Publicly Losing a Competition… #humiliating

I basically acted like a 1996 soccer dad, complete with a camcorder recording every move. I shouted for her, gave pump up speeches, and insisted we take deep breaths together.

Rachel is an entrepreneur and owner of Dry Goods Refillery. She's also my mentee for INC Magazine and The UPS Store's Small Biz Challenge, where she has the chance to win TWENTY FIVE THOUSAND DOLLARS for her business.

Rachel is competing against two other business owners, so for the last six weeks, we've been meeting to strategize her business and social marketing, completing Challenges along the way for judges to assess and for the public to vote.

Two weeks ago, the finalists and mentors flew to New York City for the Final Challenge and a winner to be declared.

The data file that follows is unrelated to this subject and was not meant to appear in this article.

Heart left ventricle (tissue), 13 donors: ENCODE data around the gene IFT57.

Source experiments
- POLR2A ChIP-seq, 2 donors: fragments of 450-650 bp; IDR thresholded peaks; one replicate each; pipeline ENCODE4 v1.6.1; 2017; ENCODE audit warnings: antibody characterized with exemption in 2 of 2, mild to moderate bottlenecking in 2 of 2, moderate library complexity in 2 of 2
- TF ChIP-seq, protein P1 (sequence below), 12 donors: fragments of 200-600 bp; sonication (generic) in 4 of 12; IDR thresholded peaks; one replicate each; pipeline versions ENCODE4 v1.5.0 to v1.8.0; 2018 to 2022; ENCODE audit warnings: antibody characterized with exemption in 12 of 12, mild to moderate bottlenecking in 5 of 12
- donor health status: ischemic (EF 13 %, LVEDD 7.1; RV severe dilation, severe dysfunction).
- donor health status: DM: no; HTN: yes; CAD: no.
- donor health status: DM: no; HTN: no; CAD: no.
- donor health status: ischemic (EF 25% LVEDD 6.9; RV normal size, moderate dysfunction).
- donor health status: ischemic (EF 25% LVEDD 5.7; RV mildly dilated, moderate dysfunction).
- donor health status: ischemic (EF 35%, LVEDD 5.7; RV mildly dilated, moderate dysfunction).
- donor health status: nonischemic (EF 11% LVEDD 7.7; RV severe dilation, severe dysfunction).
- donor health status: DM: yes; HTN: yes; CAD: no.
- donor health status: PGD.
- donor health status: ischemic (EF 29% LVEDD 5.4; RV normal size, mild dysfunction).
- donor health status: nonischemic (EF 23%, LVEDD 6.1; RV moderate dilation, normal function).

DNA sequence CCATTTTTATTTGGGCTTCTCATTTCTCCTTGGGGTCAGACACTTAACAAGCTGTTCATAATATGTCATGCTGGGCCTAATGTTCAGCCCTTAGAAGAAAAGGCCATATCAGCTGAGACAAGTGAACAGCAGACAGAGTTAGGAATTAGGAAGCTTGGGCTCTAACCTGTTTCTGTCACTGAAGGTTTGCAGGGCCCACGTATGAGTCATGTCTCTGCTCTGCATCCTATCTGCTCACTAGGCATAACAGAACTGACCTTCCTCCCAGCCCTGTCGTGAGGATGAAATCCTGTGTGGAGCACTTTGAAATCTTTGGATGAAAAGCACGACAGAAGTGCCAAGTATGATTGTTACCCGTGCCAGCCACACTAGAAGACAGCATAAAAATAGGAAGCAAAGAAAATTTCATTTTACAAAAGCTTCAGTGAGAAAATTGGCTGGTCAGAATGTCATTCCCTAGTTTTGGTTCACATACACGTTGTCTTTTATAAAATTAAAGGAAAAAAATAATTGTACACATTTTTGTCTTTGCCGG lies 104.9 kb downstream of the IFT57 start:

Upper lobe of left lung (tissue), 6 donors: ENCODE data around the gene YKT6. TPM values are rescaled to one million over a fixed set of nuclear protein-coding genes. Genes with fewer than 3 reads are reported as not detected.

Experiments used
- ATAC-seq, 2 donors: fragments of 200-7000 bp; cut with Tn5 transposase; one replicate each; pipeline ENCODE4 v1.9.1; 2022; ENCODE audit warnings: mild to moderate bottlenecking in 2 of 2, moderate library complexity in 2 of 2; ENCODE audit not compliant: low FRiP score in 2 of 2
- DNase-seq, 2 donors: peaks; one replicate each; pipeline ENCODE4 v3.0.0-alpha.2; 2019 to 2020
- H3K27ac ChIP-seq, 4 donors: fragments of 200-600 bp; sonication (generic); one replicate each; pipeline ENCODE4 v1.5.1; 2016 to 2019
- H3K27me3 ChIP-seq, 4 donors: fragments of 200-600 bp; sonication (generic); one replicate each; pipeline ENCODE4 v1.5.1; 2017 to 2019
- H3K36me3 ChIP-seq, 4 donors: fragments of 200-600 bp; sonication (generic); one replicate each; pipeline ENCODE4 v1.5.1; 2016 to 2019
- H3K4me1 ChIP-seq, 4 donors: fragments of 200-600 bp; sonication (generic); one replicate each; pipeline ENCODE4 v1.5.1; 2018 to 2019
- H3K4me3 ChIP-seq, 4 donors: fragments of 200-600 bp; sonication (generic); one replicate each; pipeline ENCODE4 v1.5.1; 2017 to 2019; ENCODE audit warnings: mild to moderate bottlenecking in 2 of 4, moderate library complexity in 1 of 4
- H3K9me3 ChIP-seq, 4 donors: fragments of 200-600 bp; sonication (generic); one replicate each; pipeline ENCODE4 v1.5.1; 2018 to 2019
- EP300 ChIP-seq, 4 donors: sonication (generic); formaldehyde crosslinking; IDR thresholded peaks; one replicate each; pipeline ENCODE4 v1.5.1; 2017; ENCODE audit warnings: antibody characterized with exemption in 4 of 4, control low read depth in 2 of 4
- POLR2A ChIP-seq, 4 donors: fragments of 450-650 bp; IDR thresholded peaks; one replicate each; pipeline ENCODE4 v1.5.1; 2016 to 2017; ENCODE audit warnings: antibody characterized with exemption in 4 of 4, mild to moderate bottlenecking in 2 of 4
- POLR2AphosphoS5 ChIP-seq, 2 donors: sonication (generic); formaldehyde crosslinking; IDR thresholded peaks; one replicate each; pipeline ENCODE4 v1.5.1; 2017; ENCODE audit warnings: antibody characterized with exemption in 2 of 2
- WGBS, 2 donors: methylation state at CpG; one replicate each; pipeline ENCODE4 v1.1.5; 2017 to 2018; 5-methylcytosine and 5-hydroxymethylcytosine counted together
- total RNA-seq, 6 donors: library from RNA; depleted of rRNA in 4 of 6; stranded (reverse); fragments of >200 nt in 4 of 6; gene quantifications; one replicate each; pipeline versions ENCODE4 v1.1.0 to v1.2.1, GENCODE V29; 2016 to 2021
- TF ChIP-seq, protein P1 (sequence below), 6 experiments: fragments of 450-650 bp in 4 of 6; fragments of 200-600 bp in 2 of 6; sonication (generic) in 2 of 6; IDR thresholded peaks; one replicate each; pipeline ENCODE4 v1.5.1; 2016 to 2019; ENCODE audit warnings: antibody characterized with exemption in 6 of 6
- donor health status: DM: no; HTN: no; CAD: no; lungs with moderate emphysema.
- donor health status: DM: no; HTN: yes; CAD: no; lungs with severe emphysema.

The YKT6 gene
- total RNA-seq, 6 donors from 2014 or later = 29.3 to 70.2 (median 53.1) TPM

I excitedly packed our bags (yes, Luna and JD came with me!) and my vlogging gear (cue the soccer dad yelling WHERE'S MY CAMCORDER, here).

I've documented the Small Biz Challenge in a series of vlogs on YouTube and will debut the final installment once INC Magazine publicly announces the winner (…coming soon!).

But this note? It's not about the Challenge. It ain't even about the winner.

I'm writing with just one question: What happens when you lose? Not in, like, an esoteric way, but a legit I-didn't-win-25-grand way?

What happens when judges simply don't rule in your favor?

What happens THEN?

Allow me to share what the host of the Small Biz Challenge (Nastia Liukin, U.S. Olympic Gold Gymnast and Entrepreneur) said…

“There will be days when you did your best and the judges felt otherwise, but you should never quit on a bad day.”

That's it. You don't quit on a bad day.

You give it your all and—regardless of the outcome—you choose not to quit.

I don't know what type of week you've had (or, heck, month), but I hope this note is my version of shouting for you, giving you a pump up speech, and insisting we take deep breaths together.

Today isn't the day you quit.

We have work to do,